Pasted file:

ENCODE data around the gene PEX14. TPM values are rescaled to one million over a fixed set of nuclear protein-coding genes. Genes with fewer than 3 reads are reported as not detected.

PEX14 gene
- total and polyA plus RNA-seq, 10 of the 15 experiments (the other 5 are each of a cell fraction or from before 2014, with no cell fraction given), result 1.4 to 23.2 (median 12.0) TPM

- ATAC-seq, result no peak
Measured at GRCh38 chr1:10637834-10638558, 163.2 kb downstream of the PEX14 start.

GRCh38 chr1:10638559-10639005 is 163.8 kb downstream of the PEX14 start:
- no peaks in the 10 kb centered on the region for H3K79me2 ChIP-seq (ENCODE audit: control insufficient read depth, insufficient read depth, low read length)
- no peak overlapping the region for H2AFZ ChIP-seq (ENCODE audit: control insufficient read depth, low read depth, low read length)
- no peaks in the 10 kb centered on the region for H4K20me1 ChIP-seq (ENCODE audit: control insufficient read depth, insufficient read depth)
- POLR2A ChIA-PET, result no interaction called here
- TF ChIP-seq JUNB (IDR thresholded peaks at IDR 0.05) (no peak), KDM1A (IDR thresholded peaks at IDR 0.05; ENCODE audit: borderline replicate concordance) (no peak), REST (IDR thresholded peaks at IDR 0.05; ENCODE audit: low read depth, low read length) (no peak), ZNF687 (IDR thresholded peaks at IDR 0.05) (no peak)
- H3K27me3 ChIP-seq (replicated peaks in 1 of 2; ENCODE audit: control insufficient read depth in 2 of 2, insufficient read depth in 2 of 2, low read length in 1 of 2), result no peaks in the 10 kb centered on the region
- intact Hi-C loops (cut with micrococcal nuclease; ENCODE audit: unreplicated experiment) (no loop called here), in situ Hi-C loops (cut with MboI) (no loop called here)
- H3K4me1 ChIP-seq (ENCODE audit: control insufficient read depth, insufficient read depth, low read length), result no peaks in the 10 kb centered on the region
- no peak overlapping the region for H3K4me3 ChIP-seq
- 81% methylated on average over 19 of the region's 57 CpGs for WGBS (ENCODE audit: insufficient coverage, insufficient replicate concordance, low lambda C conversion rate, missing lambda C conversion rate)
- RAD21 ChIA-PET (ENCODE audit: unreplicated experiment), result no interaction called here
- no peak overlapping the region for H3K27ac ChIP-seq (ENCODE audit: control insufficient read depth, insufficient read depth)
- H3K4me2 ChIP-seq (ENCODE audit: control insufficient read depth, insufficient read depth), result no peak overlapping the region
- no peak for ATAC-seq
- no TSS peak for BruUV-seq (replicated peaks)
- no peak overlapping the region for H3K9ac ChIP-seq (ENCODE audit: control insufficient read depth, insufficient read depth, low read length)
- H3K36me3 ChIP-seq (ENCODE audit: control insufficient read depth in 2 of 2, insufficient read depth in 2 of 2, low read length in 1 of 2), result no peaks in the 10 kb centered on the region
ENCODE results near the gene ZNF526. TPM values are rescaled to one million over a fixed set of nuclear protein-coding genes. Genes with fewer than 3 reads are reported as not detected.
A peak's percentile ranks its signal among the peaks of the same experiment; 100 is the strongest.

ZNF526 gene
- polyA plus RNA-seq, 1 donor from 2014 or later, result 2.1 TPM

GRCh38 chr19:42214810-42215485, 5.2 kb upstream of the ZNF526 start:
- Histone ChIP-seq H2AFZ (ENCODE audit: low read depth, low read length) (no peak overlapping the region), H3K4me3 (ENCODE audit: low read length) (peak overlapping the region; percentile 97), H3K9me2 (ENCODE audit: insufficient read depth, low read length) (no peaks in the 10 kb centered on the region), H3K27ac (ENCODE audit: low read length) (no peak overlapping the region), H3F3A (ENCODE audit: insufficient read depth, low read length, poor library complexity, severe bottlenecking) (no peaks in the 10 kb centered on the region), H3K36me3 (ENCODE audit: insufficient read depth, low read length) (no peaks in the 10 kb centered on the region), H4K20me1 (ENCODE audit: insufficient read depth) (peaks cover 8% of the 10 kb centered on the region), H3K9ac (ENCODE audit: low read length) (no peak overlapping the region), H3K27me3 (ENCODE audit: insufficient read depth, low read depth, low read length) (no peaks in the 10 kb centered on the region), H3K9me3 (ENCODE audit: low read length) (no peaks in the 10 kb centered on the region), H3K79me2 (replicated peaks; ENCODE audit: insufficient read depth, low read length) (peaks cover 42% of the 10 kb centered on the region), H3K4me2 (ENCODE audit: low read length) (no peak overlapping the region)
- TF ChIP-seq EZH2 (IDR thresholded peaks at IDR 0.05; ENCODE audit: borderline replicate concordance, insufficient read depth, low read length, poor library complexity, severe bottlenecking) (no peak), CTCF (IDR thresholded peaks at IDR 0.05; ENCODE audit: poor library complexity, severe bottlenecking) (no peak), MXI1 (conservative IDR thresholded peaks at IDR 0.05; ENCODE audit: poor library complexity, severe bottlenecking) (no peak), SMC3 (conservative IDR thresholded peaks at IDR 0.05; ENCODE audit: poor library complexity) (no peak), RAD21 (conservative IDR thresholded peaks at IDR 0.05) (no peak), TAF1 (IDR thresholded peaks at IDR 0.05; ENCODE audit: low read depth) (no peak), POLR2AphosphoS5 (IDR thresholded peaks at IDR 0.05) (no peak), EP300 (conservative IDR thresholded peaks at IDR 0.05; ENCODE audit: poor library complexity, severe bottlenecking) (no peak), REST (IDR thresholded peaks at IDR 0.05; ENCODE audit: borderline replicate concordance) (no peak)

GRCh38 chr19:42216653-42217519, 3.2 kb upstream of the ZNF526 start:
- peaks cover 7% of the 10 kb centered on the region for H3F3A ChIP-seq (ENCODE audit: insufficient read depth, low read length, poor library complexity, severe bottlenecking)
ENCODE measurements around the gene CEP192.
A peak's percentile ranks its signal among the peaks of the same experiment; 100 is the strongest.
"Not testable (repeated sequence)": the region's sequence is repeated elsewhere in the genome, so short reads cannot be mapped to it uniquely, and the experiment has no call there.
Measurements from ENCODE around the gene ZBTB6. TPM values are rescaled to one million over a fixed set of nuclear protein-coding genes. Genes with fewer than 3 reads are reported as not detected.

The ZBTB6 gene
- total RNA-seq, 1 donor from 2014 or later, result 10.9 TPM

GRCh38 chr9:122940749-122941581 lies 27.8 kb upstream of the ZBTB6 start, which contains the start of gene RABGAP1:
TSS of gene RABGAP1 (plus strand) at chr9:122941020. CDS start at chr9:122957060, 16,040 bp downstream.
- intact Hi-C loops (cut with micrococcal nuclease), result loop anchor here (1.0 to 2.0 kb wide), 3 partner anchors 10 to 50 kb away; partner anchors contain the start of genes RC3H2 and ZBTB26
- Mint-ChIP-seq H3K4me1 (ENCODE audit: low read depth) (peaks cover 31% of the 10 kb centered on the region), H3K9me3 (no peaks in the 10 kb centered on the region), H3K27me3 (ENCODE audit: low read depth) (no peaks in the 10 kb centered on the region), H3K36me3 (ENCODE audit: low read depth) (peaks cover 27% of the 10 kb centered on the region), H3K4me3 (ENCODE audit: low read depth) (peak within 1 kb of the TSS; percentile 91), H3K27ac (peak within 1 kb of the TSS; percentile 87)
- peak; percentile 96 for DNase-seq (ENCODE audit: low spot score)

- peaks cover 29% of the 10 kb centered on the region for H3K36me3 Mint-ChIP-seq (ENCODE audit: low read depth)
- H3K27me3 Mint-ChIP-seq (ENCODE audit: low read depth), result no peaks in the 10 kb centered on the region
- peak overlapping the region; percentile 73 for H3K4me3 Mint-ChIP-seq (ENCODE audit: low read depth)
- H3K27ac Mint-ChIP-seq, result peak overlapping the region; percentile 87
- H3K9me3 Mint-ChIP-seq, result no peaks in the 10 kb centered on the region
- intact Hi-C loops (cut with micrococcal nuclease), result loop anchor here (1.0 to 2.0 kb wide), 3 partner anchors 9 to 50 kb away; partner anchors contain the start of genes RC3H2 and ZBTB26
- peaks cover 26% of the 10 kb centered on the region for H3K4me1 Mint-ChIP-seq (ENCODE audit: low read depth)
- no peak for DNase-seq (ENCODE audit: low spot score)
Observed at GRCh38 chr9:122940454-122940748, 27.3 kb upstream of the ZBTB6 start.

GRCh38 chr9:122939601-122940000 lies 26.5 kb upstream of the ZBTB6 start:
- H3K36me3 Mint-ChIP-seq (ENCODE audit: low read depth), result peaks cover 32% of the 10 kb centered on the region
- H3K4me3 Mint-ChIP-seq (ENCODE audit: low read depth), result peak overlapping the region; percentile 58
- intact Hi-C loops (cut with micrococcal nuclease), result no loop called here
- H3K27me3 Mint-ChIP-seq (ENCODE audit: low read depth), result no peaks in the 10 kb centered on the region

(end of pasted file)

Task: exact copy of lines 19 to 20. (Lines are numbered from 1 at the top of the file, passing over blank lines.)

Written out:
- H3K4me2 ChIP-seq (ENCODE audit: control insufficient read depth, insufficient read depth), result no peak overlapping the region
- no peak for ATAC-seq